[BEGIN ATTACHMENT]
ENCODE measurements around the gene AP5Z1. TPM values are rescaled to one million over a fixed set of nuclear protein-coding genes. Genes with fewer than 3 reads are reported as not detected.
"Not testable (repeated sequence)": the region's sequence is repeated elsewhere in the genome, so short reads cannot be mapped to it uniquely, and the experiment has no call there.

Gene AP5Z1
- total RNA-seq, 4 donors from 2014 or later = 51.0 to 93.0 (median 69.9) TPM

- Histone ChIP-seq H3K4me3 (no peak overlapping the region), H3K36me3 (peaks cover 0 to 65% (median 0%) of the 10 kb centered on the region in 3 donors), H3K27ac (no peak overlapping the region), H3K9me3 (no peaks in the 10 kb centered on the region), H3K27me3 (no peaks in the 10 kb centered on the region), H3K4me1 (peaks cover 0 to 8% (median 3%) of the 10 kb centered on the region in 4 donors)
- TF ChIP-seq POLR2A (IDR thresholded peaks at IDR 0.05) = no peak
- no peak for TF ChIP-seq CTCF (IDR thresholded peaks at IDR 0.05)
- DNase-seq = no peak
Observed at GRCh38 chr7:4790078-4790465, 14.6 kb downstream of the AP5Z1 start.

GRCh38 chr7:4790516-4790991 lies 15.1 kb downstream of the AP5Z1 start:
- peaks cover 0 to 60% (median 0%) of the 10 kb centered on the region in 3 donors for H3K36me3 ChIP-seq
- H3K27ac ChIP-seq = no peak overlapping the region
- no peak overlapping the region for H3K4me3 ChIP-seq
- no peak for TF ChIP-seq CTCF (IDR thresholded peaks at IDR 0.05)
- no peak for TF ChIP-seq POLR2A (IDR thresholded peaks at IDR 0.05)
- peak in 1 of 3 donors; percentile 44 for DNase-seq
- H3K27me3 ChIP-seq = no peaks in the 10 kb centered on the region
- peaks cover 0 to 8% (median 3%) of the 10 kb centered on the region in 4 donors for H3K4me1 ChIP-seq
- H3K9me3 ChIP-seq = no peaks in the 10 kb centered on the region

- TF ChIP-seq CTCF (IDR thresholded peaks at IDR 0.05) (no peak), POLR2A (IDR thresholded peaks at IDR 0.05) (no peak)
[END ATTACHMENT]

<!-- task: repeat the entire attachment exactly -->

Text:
ENCODE measurements around the gene AP5Z1. TPM values are rescaled to one million over a fixed set of nuclear protein-coding genes. Genes with fewer than 3 reads are reported as not detected.
"Not testable (repeated sequence)": the region's sequence is repeated elsewhere in the genome, so short reads cannot be mapped to it uniquely, and the experiment has no call there.

Gene AP5Z1
- total RNA-seq, 4 donors from 2014 or later = 51.0 to 93.0 (median 69.9) TPM

- Histone ChIP-seq H3K4me3 (no peak overlapping the region), H3K36me3 (peaks cover 0 to 65% (median 0%) of the 10 kb centered on the region in 3 donors), H3K27ac (no peak overlapping the region), H3K9me3 (no peaks in the 10 kb centered on the region), H3K27me3 (no peaks in the 10 kb centered on the region), H3K4me1 (peaks cover 0 to 8% (median 3%) of the 10 kb centered on the region in 4 donors)
- TF ChIP-seq POLR2A (IDR thresholded peaks at IDR 0.05) = no peak
- no peak for TF ChIP-seq CTCF (IDR thresholded peaks at IDR 0.05)
- DNase-seq = no peak
Observed at GRCh38 chr7:4790078-4790465, 14.6 kb downstream of the AP5Z1 start.

GRCh38 chr7:4790516-4790991 lies 15.1 kb downstream of the AP5Z1 start:
- peaks cover 0 to 60% (median 0%) of the 10 kb centered on the region in 3 donors for H3K36me3 ChIP-seq
- H3K27ac ChIP-seq = no peak overlapping the region
- no peak overlapping the region for H3K4me3 ChIP-seq
- no peak for TF ChIP-seq CTCF (IDR thresholded peaks at IDR 0.05)
- no peak for TF ChIP-seq POLR2A (IDR thresholded peaks at IDR 0.05)
- peak in 1 of 3 donors; percentile 44 for DNase-seq
- H3K27me3 ChIP-seq = no peaks in the 10 kb centered on the region
- peaks cover 0 to 8% (median 3%) of the 10 kb centered on the region in 4 donors for H3K4me1 ChIP-seq
- H3K9me3 ChIP-seq = no peaks in the 10 kb centered on the region

- TF ChIP-seq CTCF (IDR thresholded peaks at IDR 0.05) (no peak), POLR2A (IDR thresholded peaks at IDR 0.05) (no peak)